Methods: The thesis work includes matched case-control and cohort studies, leveraging complete population-based data from Swedish national registers. Paper I is a matched case-control study that consists of 40 545 colorectal cancer cases and 202 720 matched controls, aiming to investigate antibiotics use and risk of incident colorectal cancer. Multivariable conditional logistic regression was used. Paper II is a cohort study, including 47 303 colorectal cancer cases, investigating antibiotics use in relation to cancer-specific survival. Stratified Cox proportional-hazards regression was used. Paper III includes 38 839 colorectal cancer cases who had undergone abdominal tumour-resection surgery and assesses antibiotics use in relation to surgical site infections, including anastomotic leakage, within 30 days after surgery. Logistic regression with multi-level mixed-effects models was used.

Results: In paper I, a dose-response association between antibiotics use and a higher risk of proximal colon cancer was found, whereas a slight inverse association with rectal cancer was observed, mainly in women. A null association was found between methenamine hippurate, assessed as a negative control due to no known effect on gut microbiome, and the risk of colorectal cancer. In paper II, the findings did not support any substantial negative effect of antibiotics on cancer-specific survival, except for very high cumulative exposure (>180 days) in stage I-III diseases. In stage IV colorectal cancer, modest inverse relationships between antibiotics use and survival were noted. In paper III, prescription antibiotics use up to 4.5 years before surgery was associated with a higher risk of surgical site infections, including anastomotic leakage, after colon cancer surgery but not rectal cancer surgery. A null association was observed between methanamine hippurate and the risk of surgical site infections. For cardiovascular and/or neurological complications, also considered as a negative control due to expected negligible or null effects of gut microbiome on these outcomes after surgery, associations were null in both colon and rectal cancer.

Conclusion: These studies provided further support for antibiotics use as a modifiable risk factor for proximal colon cancer and identified antibiotics taken long before surgery as a novel risk factor for surgical site infections, including anastomotic leakage, after colon cancer surgery. In contrast, we did not find any substantial negative impact of antibiotics on cancer-specific survival. Taken together, the findings described in this thesis provide etiological insights and may contribute to strategies to prevent colon cancer and improve postoperative outcomes through prudent use of antibiotics, thereby aiding in the reduction of colorectal cancer incidence and mortality.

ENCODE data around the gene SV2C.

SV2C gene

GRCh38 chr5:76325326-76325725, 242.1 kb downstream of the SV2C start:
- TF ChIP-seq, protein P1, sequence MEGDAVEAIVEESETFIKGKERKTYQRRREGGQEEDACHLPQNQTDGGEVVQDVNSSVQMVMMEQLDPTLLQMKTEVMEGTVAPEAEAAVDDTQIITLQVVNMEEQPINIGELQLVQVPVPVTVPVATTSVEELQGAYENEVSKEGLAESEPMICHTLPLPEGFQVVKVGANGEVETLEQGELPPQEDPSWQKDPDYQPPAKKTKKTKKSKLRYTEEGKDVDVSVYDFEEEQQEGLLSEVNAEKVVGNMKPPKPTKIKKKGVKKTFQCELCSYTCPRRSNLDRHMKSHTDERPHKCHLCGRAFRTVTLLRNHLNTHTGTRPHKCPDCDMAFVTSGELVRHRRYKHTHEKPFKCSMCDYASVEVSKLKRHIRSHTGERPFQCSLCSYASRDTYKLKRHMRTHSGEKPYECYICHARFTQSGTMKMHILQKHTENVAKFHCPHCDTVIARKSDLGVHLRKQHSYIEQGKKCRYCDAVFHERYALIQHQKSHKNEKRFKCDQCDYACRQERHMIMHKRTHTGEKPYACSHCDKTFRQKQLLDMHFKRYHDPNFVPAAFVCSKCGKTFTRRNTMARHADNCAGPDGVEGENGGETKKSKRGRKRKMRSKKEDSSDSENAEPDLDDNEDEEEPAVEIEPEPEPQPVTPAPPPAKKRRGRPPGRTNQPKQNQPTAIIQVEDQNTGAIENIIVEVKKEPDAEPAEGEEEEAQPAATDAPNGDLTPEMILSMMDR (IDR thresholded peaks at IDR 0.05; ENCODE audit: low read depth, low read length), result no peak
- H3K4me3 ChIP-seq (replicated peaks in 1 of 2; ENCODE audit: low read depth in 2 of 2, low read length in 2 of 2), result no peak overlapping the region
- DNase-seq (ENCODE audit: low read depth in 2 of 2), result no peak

Place, publisher, year, edition, pages
Umeå: Umeå University, 2024. p. 64
Series
Umeå University medical dissertations, ISSN 0346-6612 ; 2282
Keywords
colorectal cancer, antibiotics, gut microbiome, dysbiosis, cancer-specific survival, surgical site infections, anastomotic leakage, register-based epidemiology
National Category
Cancer and Oncology
Research subject
Cancer Epidemiology; Cancer Epidemiology; Oncology; Surgery
Identifiers
urn:nbn:se:umu:diva-221316 (URN)978-91-8070-270-6 (ISBN)978-91-8070-271-3 (ISBN)
Public defence
2024-03-22, Hörsal Betula, 6M Building, Umeå University Hospital, Umeå, 13:00 (English)
Opponent
Supervisors
Available from: 2024-03-01 Created: 2024-02-20 Last updated: 2024-02-21Bibliographically approved

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Lu, Sai San MoonRutegård, MartinHäggström, ChristelGylfe, ÅsaHarlid, Sophiavan Guelpen, Bethany

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Lu, Sai San MoonRutegård, MartinHäggström, ChristelGylfe, ÅsaHarlid, Sophiavan Guelpen, Bethany
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OncologyWallenberg Centre for Molecular Medicine at Umeå University (WCMM)Department of Surgical and Perioperative SciencesDepartment of Public Health and Clinical MedicineDepartment of Clinical MicrobiologyUmeå Centre for Microbial Research (UCMR)Molecular Infection Medicine Sweden (MIMS)